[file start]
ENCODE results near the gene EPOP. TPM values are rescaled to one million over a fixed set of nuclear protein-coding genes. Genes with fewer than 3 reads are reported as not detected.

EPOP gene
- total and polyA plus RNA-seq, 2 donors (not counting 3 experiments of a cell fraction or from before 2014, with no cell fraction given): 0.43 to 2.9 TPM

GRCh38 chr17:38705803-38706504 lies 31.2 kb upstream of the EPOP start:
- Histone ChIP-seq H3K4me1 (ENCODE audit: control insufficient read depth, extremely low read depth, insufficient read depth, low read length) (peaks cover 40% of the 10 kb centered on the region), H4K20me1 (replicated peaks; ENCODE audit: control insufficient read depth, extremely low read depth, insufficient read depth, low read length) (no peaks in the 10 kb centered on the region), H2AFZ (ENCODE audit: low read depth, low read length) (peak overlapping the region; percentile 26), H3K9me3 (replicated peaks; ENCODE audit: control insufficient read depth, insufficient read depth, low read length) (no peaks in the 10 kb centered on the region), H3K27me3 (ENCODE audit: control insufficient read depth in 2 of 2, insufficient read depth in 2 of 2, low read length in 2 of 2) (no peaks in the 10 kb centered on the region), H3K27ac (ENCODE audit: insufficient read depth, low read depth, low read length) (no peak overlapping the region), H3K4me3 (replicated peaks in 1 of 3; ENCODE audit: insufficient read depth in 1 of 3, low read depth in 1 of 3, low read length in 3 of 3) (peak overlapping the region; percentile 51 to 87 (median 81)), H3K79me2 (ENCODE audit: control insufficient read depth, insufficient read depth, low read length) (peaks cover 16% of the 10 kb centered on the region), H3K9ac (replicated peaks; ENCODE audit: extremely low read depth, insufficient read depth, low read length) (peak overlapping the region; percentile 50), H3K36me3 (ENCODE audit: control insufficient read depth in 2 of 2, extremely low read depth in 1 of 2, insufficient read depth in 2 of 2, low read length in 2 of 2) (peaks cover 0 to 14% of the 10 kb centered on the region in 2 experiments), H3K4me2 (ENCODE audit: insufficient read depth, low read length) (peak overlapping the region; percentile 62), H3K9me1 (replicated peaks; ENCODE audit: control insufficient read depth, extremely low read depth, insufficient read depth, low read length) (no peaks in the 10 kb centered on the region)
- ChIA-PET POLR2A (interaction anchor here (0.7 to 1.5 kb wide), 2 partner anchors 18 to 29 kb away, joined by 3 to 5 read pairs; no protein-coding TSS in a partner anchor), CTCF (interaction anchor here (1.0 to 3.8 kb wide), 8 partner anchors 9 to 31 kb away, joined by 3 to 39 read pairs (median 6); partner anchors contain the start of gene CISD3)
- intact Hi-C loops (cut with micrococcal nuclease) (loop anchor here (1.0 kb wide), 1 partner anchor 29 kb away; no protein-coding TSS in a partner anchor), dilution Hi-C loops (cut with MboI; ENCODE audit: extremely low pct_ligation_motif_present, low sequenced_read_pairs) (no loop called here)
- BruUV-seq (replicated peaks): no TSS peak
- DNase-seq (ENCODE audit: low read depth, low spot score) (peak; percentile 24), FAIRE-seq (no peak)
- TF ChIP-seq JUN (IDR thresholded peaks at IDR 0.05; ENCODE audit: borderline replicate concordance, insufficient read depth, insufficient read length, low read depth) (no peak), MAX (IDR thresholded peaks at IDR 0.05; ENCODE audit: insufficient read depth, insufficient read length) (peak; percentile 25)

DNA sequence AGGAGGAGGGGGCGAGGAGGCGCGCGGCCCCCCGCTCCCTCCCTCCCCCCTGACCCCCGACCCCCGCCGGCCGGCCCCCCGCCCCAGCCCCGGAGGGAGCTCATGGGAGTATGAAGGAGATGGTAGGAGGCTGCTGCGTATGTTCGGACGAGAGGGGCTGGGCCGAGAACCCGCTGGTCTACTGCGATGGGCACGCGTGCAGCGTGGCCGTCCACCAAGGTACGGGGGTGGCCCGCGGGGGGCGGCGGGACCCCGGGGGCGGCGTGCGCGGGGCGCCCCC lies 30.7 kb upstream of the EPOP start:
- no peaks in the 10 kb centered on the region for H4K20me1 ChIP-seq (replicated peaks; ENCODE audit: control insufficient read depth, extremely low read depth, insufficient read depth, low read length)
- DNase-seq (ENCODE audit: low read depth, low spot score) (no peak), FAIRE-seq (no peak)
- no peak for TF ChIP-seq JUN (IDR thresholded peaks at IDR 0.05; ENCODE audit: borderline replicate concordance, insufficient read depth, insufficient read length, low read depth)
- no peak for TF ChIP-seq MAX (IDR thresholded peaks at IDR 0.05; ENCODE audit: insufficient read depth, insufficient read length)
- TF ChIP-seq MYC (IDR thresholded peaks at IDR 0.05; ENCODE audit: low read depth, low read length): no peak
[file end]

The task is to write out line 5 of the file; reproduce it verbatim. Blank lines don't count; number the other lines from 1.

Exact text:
- Histone ChIP-seq H3K4me1 (ENCODE audit: control insufficient read depth, extremely low read depth, insufficient read depth, low read length) (peaks cover 40% of the 10 kb centered on the region), H4K20me1 (replicated peaks; ENCODE audit: control insufficient read depth, extremely low read depth, insufficient read depth, low read length) (no peaks in the 10 kb centered on the region), H2AFZ (ENCODE audit: low read depth, low read length) (peak overlapping the region; percentile 26), H3K9me3 (replicated peaks; ENCODE audit: control insufficient read depth, insufficient read depth, low read length) (no peaks in the 10 kb centered on the region), H3K27me3 (ENCODE audit: control insufficient read depth in 2 of 2, insufficient read depth in 2 of 2, low read length in 2 of 2) (no peaks in the 10 kb centered on the region), H3K27ac (ENCODE audit: insufficient read depth, low read depth, low read length) (no peak overlapping the region), H3K4me3 (replicated peaks in 1 of 3; ENCODE audit: insufficient read depth in 1 of 3, low read depth in 1 of 3, low read length in 3 of 3) (peak overlapping the region; percentile 51 to 87 (median 81)), H3K79me2 (ENCODE audit: control insufficient read depth, insufficient read depth, low read length) (peaks cover 16% of the 10 kb centered on the region), H3K9ac (replicated peaks; ENCODE audit: extremely low read depth, insufficient read depth, low read length) (peak overlapping the region; percentile 50), H3K36me3 (ENCODE audit: control insufficient read depth in 2 of 2, extremely low read depth in 1 of 2, insufficient read depth in 2 of 2, low read length in 2 of 2) (peaks cover 0 to 14% of the 10 kb centered on the region in 2 experiments), H3K4me2 (ENCODE audit: insufficient read depth, low read length) (peak overlapping the region; percentile 62), H3K9me1 (replicated peaks; ENCODE audit: control insufficient read depth, extremely low read depth, insufficient read depth, low read length) (no peaks in the 10 kb centered on the region)